A U.N.-Arab League peace plan for Syria has only a three percent chance of working, the emir of Qatar said on a visit to Rome Monday, as a U.N.-backed ceasefire was marred by ongoing violence.
Sheikh Hamad bin Khalifa al-Thani told a press conference that the chances for success "are no higher than three percent", and that the Syrian people should not be supported through peaceful means but "with arms".
Qatar has taken a hawkish stance in favor of the year-old rebellion against Syrian President Bashar al-Assad.
Prime Minister Mario Monti, who stressed the "close collaboration" between Italy and Qatar on the topic of Syria, said Rome was willing to send in observers to help oversee a truce aimed at ending 13 months of bloodshed.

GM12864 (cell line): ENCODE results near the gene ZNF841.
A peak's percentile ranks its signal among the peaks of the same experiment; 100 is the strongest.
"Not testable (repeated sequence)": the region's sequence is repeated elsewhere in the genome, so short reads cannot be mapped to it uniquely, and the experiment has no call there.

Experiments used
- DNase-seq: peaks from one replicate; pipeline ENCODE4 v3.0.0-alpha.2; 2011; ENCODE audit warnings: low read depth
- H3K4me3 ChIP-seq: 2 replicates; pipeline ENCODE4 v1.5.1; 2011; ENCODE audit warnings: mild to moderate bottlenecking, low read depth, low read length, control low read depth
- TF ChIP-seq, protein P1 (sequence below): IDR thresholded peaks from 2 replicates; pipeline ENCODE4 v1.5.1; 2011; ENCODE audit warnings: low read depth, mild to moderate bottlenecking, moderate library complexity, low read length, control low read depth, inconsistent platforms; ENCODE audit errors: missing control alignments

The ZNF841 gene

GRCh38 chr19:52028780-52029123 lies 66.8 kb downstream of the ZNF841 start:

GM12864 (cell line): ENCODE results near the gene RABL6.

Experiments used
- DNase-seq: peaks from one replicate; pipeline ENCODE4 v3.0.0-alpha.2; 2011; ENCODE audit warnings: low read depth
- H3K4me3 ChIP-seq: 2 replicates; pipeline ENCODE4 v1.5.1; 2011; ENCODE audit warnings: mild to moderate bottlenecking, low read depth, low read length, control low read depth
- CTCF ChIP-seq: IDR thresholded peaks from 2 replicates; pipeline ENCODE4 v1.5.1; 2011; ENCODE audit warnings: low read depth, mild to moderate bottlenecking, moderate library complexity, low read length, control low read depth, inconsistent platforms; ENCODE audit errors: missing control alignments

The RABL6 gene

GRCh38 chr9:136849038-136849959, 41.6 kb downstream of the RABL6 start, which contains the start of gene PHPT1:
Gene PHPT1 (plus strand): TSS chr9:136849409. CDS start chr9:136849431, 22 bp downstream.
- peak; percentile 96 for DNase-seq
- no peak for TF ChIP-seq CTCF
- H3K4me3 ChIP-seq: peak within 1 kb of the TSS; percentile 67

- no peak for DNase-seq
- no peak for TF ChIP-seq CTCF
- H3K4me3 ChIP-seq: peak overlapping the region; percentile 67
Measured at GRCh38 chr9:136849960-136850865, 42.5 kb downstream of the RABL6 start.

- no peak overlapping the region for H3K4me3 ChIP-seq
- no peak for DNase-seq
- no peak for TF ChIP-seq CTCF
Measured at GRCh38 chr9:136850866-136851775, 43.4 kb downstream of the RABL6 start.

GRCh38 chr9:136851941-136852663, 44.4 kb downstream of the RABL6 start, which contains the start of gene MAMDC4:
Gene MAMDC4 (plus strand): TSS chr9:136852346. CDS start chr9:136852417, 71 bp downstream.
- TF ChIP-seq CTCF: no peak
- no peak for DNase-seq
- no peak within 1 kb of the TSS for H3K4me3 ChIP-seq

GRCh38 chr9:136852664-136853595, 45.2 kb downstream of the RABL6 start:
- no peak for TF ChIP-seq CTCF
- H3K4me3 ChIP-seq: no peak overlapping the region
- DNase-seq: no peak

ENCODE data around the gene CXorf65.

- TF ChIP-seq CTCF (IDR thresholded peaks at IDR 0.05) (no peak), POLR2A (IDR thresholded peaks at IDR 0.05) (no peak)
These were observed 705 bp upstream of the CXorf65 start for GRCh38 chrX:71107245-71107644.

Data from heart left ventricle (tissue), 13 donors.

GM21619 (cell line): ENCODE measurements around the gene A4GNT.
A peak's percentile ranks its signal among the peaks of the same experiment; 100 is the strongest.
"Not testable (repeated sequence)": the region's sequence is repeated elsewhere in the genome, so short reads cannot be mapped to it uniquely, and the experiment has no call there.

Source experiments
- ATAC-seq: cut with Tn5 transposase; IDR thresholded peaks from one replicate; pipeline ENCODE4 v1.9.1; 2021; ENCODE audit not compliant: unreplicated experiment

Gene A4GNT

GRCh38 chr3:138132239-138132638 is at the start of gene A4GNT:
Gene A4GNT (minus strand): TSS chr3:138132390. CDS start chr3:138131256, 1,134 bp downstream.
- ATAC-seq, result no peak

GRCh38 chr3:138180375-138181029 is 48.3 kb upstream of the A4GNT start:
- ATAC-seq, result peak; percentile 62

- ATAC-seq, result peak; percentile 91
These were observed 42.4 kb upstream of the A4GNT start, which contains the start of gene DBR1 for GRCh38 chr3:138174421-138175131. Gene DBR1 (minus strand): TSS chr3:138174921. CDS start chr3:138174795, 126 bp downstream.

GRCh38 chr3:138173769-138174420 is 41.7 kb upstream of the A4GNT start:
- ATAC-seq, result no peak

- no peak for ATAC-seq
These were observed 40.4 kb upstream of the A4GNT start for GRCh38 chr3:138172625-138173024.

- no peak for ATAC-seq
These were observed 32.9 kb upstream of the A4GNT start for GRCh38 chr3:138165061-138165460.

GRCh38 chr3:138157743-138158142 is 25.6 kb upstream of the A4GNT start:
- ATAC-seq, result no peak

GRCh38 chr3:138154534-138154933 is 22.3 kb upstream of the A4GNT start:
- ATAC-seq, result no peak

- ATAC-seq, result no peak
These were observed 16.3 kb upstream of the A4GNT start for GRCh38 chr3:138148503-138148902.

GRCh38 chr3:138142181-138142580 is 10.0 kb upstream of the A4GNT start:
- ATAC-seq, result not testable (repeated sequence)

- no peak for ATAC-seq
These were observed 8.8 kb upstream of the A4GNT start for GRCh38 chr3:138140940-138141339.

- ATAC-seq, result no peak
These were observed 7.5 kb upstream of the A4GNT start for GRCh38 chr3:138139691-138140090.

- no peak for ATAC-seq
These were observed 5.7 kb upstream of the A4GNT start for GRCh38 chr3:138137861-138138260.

The observers' mission is part of the six-point peace plan that Syria agreed with U.N.-Arab League envoy Kofi Annan.
The U.N.-backed ceasefire came into force at dawn on Thursday, but since then, at least 55 people, mostly civilians, have been reported killed in violence.
The Syrian Observatory for Human Rights said on Monday that 11,117 people have been killed in 13 months of unrest -- 7,972 civilians and 3,145 military and gunmen, including fewer than 600 rebel fighters.
Earlier this month, Syria's U.N. envoy demanded that Qatar, Saudi Arabia, Turkey and Western nations not undermine Annan's peace mission by paying and supporting opposition groups.
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